In Sweden, which has been a pioneer in gay rights, the city of Malmoe has worked with the lesbian, gay, bisexual and transgender (LGBT) community to promote the Eurovision Song Contest.
It’s a far cry from last year’s bizarre row between Azerbaijan and its more staunchly Muslim neighbor Iran, which reacted angrily to an unlikely rumor that the country would hold a gay parade during the event.
A senior presidential administration official retorted that Azerbaijan does not even have a word for gay parade — unlike Iran.
But although the competition’s appeal to gay men is widely known, explaining it has never been easy.
“This has become the Fifa World Cup for gay guys,” said Daniel Poehlmann, who was scheduled to speak at an international Eurovision Song Contest conference held at Malmoe University this week.
“It’s not just about the glitz and glamour... Every country competes with a genre that’s different from the next one,” he added.
The 31-year-old student and translator first became “seriously involved” with Eurovision after joining a Facebook group in 2009.
“Now I have around 20 very close friends from this Facebook group, who travel to Eurovision each year,” he said.
“If you go out to (the official party venue) Euroclub you normally assume that a guy is gay until he says otherwise.”
Out of Poehlmann’s Eurovision friends, around 15 were gay, but none of them had ever been in a relationship with another fan.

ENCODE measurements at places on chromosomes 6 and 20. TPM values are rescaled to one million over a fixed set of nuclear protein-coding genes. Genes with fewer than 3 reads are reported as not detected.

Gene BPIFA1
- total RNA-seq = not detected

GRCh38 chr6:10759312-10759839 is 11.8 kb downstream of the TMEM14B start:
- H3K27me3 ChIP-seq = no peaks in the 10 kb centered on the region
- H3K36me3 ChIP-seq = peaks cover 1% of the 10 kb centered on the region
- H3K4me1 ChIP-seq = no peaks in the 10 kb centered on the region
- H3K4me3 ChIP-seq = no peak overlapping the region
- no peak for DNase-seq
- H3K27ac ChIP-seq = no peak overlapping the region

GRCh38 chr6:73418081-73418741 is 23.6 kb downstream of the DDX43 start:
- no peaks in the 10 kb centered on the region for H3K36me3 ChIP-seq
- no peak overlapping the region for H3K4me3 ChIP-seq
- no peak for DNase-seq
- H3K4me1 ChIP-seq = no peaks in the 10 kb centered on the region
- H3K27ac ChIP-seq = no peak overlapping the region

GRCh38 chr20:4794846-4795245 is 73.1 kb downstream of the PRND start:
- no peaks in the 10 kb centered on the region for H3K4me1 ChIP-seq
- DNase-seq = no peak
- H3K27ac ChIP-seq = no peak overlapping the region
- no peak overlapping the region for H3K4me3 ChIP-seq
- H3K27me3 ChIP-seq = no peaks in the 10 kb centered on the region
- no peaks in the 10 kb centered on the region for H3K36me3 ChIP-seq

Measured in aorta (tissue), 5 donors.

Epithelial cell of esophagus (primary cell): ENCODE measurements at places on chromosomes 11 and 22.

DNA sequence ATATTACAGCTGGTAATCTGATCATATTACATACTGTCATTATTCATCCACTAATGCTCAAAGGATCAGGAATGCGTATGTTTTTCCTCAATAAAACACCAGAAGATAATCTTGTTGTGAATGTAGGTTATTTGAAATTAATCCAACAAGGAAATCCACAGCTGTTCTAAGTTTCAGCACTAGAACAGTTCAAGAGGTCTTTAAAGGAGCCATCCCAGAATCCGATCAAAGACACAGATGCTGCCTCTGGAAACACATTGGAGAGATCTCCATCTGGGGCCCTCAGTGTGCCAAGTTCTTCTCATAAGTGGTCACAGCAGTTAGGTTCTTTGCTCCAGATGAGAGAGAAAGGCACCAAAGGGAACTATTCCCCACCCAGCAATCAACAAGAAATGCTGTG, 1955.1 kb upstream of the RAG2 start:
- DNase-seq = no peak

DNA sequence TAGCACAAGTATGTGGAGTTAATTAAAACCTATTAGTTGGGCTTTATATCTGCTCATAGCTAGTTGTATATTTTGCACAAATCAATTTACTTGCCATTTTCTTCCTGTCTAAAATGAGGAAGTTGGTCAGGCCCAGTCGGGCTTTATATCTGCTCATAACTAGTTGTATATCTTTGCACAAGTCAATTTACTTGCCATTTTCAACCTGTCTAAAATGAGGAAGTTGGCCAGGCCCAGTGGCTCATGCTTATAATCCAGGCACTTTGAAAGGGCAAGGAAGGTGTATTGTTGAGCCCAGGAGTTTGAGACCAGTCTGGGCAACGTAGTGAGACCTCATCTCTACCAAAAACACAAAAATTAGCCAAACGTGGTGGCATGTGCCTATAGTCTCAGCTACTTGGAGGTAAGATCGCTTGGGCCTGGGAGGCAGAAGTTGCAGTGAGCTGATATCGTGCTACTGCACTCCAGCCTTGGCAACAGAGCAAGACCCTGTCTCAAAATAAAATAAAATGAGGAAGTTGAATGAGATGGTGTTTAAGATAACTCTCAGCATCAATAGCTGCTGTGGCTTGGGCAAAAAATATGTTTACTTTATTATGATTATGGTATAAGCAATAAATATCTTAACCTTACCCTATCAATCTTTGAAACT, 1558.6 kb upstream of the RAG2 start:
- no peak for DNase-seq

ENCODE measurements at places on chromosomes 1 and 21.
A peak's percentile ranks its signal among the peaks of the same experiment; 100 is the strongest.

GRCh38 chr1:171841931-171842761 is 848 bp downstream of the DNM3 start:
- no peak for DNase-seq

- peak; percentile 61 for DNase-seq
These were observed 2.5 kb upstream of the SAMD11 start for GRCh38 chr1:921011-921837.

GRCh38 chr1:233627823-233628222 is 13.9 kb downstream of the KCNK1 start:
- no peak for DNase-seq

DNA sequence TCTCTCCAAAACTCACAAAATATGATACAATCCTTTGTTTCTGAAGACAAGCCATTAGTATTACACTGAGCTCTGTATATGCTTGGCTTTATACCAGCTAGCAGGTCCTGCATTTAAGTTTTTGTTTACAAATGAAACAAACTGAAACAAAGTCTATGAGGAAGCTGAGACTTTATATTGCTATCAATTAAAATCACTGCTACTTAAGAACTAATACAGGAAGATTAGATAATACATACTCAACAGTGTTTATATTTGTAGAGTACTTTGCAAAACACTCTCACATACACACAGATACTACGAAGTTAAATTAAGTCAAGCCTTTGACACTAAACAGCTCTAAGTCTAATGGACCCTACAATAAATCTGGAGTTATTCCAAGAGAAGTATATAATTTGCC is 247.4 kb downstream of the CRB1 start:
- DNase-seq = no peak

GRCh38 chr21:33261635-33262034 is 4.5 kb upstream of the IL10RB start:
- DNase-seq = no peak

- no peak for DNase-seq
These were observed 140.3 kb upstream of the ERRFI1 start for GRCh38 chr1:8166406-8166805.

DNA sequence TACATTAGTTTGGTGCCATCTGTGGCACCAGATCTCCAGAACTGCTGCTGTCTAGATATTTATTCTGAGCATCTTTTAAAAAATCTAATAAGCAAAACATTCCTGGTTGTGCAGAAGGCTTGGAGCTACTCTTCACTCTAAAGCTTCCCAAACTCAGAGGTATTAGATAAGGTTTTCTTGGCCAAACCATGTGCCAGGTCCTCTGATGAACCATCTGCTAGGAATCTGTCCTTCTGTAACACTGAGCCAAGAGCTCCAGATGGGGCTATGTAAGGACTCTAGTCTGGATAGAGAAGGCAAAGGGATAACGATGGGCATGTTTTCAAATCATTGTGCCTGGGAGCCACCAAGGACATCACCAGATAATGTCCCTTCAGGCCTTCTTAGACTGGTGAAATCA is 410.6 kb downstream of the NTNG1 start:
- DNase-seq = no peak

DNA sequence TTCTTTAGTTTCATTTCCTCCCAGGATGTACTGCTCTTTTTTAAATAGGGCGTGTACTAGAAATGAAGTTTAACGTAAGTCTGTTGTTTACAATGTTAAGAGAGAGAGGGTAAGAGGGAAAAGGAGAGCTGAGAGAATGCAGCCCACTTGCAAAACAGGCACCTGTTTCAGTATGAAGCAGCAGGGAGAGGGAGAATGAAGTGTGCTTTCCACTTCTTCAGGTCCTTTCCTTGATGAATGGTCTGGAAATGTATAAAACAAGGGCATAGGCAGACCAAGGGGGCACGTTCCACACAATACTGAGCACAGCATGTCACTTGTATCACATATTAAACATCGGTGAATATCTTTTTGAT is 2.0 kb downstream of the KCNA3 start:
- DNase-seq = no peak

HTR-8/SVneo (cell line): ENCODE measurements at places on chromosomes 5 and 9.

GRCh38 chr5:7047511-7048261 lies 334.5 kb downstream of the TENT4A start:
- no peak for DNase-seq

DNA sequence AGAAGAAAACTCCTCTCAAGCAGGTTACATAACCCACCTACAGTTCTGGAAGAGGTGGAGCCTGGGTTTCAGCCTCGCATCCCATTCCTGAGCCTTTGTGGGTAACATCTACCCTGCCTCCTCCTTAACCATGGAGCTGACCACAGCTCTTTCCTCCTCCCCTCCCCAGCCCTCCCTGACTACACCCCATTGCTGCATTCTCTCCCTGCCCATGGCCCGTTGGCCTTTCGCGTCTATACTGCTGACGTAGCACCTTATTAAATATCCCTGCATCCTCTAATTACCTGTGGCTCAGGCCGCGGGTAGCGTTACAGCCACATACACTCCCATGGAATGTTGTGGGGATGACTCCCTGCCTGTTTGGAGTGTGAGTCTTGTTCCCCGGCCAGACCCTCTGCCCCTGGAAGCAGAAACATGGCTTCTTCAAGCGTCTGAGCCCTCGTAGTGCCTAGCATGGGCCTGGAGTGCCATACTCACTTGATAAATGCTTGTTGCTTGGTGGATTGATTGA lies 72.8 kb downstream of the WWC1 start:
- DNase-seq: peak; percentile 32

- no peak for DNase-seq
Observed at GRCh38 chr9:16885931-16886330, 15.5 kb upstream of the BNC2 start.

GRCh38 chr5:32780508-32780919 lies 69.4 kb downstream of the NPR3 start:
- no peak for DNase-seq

“Maybe it’s because when you’re this interested, it’s nice to have a counterweight,” he suggested.
Sensing that he might “overdose” on Eurovision this year, Malmoe’s self-dubbed king of Eurovision will be returning to his alternative rock roots later this year.
“I’ve just booked tickets to the Off Festival outside Krakow in Poland, where my friend and I are going to watch the Smashing Pumpkins and My Bloody Valentine,” he said.
Ronny Larsson, a journalist and Eurovision blogger for Swedish gay magazine QX, said that although no one had ever managed to fully explain the contest’s popularity among gay men, he had a theory that might shed some light on it.
“A lot of other people are ashamed to listen to this type of music. But gay people have already come out, we’ve had to stand up for ourselves, what we are and what we like,” he said.
“That makes it easier. Even if it’s a bit embarrassing, it becomes such a minor issue for us.”
There is also a faction within the community who hate the Eurovision Song Contest and Melodifestivalen, the annual series of shows to select the Swedish entry, he noted.
“What I find hard to accept is all these theories that it’s because of the glitz and glamour, because it’s such a cliche and that’s never been the reason for my interest or my friends’ (interest),” Larsson said.
Still, those looking for a bit of disco glamour at this year’s gay club nights in Malmoe won’t be disappointed, with Swedish Eurovision divas Loreen, Carola and Charlotte Perrelli each headlining gigs at nightclub Wonk.
All three have won the European contest at some point in their careers.
Club owner Joakim Nilsson booked one of the city’s premier party venues for the event the day after Loreen won last year’s competition in Baku, since Wonk’s regular premises were deemed too small.
The busy schedule will leave him no time to attend the spectacular music fest in Malmoe Arena, but that may have been just as well. AFP